Federal court voids firing because employee was armed
Gene Volokh discusses a new US District court case (N.D. Ohio) that ruled that a UPS employee was wrongly fired, for having an unloaded firearms in a public parking lot used both the UPS and other employees.
UPS had announced that law enforcement would be conducting a "routine" search of all persons and property for contraband. Er -- anyone heard of the 4th Amendment? He said that he had such a firearm, and he was fired.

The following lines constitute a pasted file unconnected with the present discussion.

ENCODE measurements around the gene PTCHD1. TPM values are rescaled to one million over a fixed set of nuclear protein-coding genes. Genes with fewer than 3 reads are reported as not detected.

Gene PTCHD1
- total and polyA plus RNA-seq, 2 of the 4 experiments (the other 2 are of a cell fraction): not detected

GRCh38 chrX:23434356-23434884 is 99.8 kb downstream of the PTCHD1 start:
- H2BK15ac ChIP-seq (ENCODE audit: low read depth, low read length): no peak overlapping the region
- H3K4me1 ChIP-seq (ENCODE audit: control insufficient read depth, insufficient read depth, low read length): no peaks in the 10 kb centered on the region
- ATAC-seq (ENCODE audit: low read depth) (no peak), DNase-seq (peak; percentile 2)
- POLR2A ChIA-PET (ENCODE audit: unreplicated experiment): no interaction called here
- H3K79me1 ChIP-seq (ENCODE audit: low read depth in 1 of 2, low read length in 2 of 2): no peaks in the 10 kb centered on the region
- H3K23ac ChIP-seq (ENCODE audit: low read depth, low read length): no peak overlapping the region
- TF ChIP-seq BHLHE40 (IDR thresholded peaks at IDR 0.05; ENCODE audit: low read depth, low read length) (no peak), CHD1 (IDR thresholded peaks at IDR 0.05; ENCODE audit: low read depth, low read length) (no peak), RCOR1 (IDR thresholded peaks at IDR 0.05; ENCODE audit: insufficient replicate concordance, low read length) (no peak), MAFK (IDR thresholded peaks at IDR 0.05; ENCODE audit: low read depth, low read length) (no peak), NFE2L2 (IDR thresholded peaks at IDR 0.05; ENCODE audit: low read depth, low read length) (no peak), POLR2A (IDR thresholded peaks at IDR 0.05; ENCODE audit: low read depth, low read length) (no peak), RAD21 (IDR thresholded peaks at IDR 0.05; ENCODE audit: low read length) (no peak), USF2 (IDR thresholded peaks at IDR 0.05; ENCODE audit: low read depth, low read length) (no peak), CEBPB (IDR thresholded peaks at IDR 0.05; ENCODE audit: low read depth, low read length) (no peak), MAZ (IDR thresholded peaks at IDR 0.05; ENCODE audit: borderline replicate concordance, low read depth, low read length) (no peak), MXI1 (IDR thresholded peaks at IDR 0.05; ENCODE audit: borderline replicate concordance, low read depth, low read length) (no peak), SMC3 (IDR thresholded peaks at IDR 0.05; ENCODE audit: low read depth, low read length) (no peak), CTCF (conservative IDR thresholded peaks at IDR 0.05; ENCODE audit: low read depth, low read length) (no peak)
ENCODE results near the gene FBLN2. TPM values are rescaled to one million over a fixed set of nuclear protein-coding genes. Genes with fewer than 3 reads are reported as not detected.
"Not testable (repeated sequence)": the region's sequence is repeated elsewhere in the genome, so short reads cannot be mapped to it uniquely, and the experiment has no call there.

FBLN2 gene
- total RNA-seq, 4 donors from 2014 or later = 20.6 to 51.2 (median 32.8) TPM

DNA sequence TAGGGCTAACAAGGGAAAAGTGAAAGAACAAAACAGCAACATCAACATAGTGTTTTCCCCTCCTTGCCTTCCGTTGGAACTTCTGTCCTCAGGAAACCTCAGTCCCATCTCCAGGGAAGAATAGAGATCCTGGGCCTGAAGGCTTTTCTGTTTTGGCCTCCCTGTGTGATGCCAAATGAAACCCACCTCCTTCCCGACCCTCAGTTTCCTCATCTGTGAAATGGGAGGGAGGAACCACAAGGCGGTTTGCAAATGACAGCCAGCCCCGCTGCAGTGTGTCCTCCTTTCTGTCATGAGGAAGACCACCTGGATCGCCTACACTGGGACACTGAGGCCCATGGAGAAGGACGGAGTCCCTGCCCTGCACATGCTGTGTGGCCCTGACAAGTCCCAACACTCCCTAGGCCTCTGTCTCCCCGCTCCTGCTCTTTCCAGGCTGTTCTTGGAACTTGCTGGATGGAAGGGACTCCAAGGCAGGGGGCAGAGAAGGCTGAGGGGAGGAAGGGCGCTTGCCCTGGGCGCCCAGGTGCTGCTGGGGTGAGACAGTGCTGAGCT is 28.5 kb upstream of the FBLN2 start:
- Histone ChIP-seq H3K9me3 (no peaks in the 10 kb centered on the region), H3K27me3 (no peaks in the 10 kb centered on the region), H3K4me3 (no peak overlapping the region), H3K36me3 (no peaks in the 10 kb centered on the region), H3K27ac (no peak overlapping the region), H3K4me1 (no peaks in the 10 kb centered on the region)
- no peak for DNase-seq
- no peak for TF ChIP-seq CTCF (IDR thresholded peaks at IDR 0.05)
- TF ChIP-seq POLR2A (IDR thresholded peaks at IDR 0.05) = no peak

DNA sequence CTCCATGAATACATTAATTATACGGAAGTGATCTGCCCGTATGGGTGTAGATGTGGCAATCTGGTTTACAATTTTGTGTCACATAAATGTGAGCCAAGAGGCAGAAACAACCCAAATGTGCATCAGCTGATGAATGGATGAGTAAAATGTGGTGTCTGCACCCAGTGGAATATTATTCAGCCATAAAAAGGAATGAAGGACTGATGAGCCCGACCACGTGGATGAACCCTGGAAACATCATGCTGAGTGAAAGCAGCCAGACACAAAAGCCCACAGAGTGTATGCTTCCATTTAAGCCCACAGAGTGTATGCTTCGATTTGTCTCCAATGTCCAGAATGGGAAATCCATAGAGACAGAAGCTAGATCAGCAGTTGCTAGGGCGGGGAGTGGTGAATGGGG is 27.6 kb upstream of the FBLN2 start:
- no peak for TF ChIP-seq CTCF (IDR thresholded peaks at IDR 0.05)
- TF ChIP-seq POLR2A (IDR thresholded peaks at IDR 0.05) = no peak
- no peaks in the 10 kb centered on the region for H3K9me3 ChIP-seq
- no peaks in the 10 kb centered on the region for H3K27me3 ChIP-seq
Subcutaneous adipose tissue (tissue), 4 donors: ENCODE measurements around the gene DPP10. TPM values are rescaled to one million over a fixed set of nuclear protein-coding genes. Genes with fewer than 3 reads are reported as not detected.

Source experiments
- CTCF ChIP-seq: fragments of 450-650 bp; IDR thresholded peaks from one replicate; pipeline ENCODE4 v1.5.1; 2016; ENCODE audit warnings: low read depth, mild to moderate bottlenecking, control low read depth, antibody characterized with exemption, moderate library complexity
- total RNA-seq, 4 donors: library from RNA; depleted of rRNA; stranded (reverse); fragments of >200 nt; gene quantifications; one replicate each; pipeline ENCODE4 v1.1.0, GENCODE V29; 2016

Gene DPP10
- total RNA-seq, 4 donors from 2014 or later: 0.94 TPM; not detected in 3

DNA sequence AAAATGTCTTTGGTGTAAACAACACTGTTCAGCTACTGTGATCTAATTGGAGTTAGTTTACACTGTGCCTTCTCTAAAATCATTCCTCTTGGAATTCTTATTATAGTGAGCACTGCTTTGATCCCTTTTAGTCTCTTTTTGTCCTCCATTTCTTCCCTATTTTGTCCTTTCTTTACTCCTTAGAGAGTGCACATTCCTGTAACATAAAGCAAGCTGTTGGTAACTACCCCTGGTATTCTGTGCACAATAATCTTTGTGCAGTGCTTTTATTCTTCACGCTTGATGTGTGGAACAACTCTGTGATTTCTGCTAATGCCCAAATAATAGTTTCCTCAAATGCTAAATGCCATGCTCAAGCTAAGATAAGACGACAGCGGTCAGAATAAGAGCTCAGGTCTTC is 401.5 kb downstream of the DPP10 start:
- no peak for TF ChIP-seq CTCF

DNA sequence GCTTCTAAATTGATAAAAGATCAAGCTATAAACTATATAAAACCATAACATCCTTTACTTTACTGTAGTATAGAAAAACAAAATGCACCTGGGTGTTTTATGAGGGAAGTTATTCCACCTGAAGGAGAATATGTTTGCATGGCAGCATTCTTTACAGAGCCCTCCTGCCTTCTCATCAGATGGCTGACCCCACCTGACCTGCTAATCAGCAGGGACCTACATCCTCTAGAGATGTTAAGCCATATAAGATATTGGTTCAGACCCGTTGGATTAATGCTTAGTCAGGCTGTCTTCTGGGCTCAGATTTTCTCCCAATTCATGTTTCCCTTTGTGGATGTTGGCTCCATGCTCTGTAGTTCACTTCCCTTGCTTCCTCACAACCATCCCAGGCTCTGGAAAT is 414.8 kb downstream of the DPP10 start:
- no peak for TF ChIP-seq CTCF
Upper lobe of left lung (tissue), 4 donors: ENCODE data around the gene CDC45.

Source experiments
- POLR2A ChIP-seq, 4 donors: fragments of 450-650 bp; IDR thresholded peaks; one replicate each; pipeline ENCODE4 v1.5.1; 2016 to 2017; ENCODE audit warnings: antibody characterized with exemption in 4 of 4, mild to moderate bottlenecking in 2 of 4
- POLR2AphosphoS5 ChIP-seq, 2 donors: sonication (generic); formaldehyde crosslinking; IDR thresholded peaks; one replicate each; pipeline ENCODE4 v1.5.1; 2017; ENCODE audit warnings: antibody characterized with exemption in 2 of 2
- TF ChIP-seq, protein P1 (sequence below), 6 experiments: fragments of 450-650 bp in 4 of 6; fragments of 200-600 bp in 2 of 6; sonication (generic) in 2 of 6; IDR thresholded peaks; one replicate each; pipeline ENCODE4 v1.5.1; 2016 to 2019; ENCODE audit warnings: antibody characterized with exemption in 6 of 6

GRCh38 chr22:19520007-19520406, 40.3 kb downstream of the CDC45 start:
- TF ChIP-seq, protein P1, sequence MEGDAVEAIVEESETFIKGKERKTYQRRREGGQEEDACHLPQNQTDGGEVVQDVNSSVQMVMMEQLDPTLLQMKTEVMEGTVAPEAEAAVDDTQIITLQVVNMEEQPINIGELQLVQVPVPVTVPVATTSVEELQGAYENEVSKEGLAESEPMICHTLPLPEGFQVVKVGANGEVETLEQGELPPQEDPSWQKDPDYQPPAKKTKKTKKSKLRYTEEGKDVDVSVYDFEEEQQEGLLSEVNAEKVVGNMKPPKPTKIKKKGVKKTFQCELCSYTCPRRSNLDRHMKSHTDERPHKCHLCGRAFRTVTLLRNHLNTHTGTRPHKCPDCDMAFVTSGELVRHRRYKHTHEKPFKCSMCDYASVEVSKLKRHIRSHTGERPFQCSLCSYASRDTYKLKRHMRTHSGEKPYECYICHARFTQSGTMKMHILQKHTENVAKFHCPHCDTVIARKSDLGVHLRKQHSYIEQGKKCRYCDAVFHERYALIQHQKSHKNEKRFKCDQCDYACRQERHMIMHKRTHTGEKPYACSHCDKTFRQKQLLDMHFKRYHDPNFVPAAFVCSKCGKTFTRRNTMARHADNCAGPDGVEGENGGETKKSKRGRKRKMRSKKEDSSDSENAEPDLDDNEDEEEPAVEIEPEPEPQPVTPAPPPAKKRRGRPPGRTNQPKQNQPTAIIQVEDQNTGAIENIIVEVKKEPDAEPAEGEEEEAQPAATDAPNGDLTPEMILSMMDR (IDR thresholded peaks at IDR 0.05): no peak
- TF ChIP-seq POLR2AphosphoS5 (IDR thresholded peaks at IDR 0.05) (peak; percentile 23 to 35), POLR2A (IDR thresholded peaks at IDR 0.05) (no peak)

Generally, unless the employment contract says otherwise, a person can be fired, or can quit, at will. But some courts have recognized that the firing power cannot be exercised in narrow cases where the firing offends "public policy" (usually invoked where a person was fired in retaliation for, say, complaining about safety violations). The district court, recognizing the Ohio constitutional provisions on the right to arms, said that the firing violated such state policy (stressing that the allegation was that UPS didn't own the parking lot, so it'd be the same as firing a person for owning a firearm in their home).